Water, Air, and Soil Pollution

, Volume 179, Issue 1–4, pp 391–395 | Cite as

Photosynthetically Mediated Zn Removal from the Water Column in High Ore Creek, Montana

  • Jeffrey M. MorrisEmail author
  • Joseph S. Meyer


We collected cobbles covered in biofilm from High Ore Creek, Montana, placed them in 12 transparent PVC plastic chambers, and exposed the chambers to four treatments: Sunlight, Sunlight-occluded, DCMU (photosynthesis inhibited), and Formalin. Total aqueous zinc (Zn) concentrations in the Sunlight treatment decreased during the 4-h experiment and were significantly lower (P ≤ 0.05) than in the other three treatments, in which the total aqueous Zn concentrations did not decrease significantly. Therefore, we believe photosynthesis in the biofilm played a role in causing total aqueous Zn concentrations in the Sunlight treatment to decrease, and we believe a similar process contributes to diel Zn cycling in High Ore Creek and some other metals-contaminated streams.


biofilm diel cycling DCMU diuron formalin photosynthesis 


Unable to display preview. Download preview PDF.

Unable to display preview. Download preview PDF.


  1. Drever, J. I. (1997). The geochemistry of natural waters: Surface and groundwater environments (3rd ed.). Upper Saddle River, NJ, USA: Prentice-Hall, Inc.Google Scholar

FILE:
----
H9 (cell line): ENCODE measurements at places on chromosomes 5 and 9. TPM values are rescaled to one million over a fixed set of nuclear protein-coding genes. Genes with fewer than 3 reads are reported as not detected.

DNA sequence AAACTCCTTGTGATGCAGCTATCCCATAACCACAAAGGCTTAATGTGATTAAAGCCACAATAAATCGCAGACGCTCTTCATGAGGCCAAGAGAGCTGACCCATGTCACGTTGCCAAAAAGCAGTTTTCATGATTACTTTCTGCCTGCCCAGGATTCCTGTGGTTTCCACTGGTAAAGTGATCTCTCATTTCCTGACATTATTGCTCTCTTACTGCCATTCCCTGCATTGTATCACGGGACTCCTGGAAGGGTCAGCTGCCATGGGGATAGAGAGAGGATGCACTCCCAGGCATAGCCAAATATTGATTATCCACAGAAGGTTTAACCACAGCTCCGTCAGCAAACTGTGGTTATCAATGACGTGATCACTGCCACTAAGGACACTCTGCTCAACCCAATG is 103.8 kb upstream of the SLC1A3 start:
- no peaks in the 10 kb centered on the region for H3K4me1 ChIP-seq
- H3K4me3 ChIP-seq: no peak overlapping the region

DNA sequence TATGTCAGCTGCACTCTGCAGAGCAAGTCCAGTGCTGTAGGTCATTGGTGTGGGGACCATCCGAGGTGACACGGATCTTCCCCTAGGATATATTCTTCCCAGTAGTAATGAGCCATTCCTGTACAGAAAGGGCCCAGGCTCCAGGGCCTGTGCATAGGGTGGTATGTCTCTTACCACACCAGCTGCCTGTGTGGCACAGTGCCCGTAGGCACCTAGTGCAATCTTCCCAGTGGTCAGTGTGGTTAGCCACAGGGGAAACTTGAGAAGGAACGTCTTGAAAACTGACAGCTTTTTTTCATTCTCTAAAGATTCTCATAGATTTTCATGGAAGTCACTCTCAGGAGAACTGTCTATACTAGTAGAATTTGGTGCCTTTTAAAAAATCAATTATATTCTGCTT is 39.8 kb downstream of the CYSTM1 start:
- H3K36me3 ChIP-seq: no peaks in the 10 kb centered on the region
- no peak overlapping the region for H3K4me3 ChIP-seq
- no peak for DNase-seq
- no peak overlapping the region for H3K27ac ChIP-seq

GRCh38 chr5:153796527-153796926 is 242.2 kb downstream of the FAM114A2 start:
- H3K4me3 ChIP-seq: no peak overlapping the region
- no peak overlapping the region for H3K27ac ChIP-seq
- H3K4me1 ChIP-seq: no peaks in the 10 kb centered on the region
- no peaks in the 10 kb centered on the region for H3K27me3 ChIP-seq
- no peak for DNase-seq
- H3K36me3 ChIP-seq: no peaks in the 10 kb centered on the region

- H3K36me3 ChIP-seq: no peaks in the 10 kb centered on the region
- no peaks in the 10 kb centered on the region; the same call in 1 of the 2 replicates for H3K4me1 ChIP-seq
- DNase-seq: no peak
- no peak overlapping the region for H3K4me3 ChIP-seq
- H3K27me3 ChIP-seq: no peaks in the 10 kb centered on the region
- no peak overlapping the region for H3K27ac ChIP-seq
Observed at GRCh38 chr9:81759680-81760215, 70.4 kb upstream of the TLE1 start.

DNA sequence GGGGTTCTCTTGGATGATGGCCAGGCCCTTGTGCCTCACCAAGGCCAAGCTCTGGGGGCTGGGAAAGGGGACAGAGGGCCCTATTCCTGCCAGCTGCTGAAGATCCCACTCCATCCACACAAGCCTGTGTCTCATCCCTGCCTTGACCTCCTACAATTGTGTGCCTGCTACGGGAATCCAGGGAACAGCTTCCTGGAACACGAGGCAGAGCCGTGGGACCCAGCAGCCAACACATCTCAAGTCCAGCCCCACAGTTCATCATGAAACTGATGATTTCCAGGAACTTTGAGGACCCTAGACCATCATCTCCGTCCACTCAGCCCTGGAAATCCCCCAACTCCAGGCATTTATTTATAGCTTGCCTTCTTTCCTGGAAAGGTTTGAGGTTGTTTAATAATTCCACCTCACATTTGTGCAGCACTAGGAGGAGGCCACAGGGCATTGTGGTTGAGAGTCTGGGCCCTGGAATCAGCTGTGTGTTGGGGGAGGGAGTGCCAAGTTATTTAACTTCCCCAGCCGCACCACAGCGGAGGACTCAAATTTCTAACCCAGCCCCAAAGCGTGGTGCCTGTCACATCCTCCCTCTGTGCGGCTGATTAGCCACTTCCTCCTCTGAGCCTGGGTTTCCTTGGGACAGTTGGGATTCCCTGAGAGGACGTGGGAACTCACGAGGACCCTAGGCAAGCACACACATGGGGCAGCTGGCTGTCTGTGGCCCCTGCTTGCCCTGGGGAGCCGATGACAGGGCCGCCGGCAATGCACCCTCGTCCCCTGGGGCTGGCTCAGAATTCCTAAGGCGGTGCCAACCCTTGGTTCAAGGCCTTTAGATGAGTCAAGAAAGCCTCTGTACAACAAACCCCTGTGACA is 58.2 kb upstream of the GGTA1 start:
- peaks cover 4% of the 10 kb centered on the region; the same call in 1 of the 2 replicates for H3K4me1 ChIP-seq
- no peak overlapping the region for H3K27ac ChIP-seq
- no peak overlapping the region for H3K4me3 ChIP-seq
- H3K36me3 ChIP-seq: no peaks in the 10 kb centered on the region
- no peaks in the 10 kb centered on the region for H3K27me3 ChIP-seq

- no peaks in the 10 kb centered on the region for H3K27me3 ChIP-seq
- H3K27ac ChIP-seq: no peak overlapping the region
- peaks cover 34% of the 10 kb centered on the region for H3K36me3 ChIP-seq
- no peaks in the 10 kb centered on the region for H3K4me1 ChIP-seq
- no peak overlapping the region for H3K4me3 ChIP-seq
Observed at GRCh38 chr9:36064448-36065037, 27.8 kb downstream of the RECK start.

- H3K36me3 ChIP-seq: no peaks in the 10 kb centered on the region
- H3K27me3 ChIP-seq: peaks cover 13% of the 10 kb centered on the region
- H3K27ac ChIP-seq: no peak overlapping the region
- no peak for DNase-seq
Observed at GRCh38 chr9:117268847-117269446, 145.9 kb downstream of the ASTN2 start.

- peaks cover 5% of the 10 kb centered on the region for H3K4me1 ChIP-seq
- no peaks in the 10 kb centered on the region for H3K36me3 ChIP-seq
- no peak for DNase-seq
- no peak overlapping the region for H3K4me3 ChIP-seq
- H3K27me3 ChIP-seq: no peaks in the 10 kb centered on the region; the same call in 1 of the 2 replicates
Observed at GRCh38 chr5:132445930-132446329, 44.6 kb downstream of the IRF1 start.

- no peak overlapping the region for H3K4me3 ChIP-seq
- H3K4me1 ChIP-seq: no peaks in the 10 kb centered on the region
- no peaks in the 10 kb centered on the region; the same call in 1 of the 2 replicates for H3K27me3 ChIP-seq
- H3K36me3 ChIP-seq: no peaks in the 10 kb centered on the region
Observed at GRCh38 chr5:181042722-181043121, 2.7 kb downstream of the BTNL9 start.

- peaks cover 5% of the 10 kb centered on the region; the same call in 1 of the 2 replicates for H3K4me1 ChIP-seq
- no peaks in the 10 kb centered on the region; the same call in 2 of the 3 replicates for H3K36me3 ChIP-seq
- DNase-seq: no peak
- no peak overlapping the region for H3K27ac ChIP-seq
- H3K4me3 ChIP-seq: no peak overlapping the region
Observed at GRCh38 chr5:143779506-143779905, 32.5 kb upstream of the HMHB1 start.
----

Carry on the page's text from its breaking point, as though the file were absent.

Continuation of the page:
2. Morris, J. M. (2005). Mechanisms and effects of light-mediated zinc uptake by photosynthetic biofilm: Implications for diel metal cycling in mining-impacted streams. PhD dissertation. Laramie, WY, USA: University of Wyoming.Google Scholar
  3. Morris, J. M., Farag, A. M., Nimick, D. A., & Meyer, J. S. (2006). Light-mediated Zn uptake in photosynthetic biofilm. Hydrobiology, 571, 361–371.CrossRefGoogle Scholar
  4. Morris, J. M., & Meyer, J. S. (2006). Extracellular and intracellular uptake of Zn in a photosynthetic biofilm matrix. Bulletin of Environmental Contamination and Toxicology, 77, 30–35.CrossRefGoogle Scholar
  5. Morris, J. M., Nimick, D. A., Farag, A. M., & Meyer, J. S. (2005). Does biofilm contribute to Diel cycling of Zn in high Ore Creek, Montana? Biogeochemistry, 76, 233–259.CrossRefGoogle Scholar
  6. Nimick, D. A., Gammons, C. H., Cleasby, T. E., Madison, J. P., Skaar, D., & Brick, C. M. (2003). Diel cycles in dissolved metal concentrations in streams – Occurrence and possible causes. Water Resources Research, 39(9). (Citation no. 1247,
  7. Podda, F., Zuddas, P., Minacci, A., Pepi, M., & Baldi, F. (2000). Heavy metal coprecipitation with hydrozincite [Zn5(CO3)2(OH)6] from mine waters caused by photosynthetic microorganisms. Applied and Environmental Microbiology, 66, 5092–5098.CrossRefGoogle Scholar
  8. Schecher, W. D., & McAvoy, D. C. (1998). MINEQL+: Chemical equilibrium modeling system, version 4.0 for Windows. Hallowell, ME, USA: Environmental Research Software.Google Scholar
  9. Zachara, J. M., Kittrick, J. A., Dake, L. S., & Harsh, J. B. (1989). Solubility and surface spectroscopy of zinc precipitates on calcite. Geochimica et Cosmochimica Acta, 53, 9–19.CrossRefGoogle Scholar

Copyright information

© Springer Science+Business Media B.V. 2006

Authors and Affiliations

  1. 1.Department of Zoology and PhysiologyUniversity of WyomingLaramieUSA
  2. 2.Western Research InstituteLaramieUSA

Personalised recommendations